Celebrating the Fall Harvest During the Seven Days of Sukkot
Sukkot, one of the happiest Jewish holidays, tells the story of how the Jewish people survived while traveling through the desert on their way to the promised land. This year, Sukkot celebrations at CJL were enhanced by the spectacular Sukkah in Chelsea and Peabody. The sukkah, a temporary walled structure where people spend time during the holiday, is often thought of as a “home away from home.”
Essentially the sukkah is a hut built to provide shade. That’s why it must sit beneath the open sky—not under a patio deck or even the branches of a tree. The walls can be made of any material, as long as they are secure and don’t flap about in the wind. The roof, however, called it s’chach, must be made of unprocessed materials which have grown from the ground and when secured to the hut the roof must have a weave that allows you to see through to the sky. Sukkot also includes waving a lulav, a closed frond from a date palm, while holding an etrog, a yellow citron.
Ellen Gordon, Director of Residential Life at Chelsea Jewish Lifecare, noted that residents, staff, and families were excited to have a new Sukkah built on the Peabody campus. “We were in need of replacing our much beloved, 30-plus year-old sukkah,” explained Ellen. “Actually, our old sukkah was a ‘shundah’ as my mother would have said. This year we replaced it with a big, beautiful new one!”
Ellen and her staff erected the much larger sukkah to accommodate a combination of residents, the children of the NSJCC Preschool, as well as welcoming the congregants of Sons of Israel, all who have contributed to the decorating of the sukkah. As Ellen noted, “There was a wonderful sense of camaraderie as the sukkah was being decorated, which resulted in a delightful communal vibe!”
At the Leonard Florence Center in Chelsea, the Maintenance Department’s Amando Alacon and David O’Conner, both CJL employees for over 30 years, built quite an impressive sukkah. The Activities Staff’s Shellie Honohan and Cathie Mesina decorated it. Residents, particularly Edith, Virginia, and Rita, also helped with the decorations. Rabbi Sruli Baron from the Tobin Bridge Chabad discussed the importance of the fall holidays and the various celebrations with staff members.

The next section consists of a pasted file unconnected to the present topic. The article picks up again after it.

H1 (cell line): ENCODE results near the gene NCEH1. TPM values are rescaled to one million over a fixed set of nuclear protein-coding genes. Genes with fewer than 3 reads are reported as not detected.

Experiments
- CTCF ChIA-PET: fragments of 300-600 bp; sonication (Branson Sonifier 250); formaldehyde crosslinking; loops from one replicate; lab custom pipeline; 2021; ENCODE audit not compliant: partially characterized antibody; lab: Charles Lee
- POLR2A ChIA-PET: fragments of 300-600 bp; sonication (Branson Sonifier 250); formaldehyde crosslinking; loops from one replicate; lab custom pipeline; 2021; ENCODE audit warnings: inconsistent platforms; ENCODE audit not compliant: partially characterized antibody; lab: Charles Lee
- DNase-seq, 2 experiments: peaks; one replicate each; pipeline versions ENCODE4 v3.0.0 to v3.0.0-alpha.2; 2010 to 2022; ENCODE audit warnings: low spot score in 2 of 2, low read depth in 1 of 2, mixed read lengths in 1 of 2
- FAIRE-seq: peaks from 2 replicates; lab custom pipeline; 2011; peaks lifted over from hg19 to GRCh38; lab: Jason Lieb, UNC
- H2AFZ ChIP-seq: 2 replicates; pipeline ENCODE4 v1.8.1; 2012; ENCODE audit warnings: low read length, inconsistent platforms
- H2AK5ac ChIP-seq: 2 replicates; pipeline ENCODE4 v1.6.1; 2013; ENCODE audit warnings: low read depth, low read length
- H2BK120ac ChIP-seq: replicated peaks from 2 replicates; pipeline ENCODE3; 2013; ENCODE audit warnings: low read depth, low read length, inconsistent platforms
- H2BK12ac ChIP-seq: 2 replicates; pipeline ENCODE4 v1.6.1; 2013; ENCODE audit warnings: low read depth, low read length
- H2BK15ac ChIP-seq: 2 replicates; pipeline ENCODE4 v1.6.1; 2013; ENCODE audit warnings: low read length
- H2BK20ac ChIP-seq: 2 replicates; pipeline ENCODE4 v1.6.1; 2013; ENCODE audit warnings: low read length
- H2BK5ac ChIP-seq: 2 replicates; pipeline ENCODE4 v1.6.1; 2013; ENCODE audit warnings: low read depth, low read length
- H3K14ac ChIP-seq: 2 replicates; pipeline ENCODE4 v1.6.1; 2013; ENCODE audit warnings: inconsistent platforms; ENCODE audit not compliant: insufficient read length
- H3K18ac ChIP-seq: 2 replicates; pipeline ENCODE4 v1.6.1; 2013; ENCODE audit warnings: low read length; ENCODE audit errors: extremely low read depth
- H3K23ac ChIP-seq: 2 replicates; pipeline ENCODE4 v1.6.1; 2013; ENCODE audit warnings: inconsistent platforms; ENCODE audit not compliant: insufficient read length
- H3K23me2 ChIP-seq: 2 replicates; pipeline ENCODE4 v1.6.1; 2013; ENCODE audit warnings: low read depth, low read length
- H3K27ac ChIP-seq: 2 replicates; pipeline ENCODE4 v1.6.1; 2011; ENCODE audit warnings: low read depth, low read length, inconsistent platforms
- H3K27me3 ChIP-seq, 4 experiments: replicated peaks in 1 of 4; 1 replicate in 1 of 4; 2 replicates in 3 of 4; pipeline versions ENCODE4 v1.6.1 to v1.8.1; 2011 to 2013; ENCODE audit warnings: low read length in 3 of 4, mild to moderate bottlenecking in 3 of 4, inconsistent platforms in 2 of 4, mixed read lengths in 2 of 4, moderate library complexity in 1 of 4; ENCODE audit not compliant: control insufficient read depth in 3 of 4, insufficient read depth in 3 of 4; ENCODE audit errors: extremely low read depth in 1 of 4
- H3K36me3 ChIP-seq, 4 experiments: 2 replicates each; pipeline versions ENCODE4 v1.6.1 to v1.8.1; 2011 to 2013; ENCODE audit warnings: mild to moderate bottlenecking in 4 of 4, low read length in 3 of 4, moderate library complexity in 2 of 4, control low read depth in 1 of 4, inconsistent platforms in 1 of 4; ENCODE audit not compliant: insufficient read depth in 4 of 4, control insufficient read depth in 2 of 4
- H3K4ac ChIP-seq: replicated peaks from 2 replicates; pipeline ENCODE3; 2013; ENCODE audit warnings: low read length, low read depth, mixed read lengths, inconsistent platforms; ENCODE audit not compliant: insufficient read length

“I always enjoy watching the residents shake the lulav and the etrog,” remarked Jimmy Honohan, Recreational Programming Director at Chelsea Jewish Lifecare. “The Sukkah brings back cherished memories for our Jewish residents while creating new ones for others. The Sukkah is such a beautiful symbol of dedication, harvest, and autumn.”
Over at the Katzman Family Center for Living, the holiday was a time to reminisce about the residents’ past years. Roy Roldan, Activities Director at KCL, noted that residents spoke about Sukkot with a smile on their faces. “Many of our residents discussed the fact that Sukkot is a true family affair,” explained Roldan. “They remembered everyone working together to assemble the sukkah, cutting down branches and leaves. The residents all agreed that leaving sweets on the table to usher in a ‘sweet’ new year was a beloved tradition.” Rabb Sruli Baron, Gilda Richman, residents, and staff were on hand to mark the start of the holiday, along with Sidney Zimmerman, who led the uplifting services.
Sukkot serves as a reminder of what’s important in life. Jimmy Honohan summed it up perfectly. “Residents visit the Sukkah to enjoy an activity, meditate, sing, pray, read, eat, or just rejoice in the beauty of the fall season. It really is a special place.”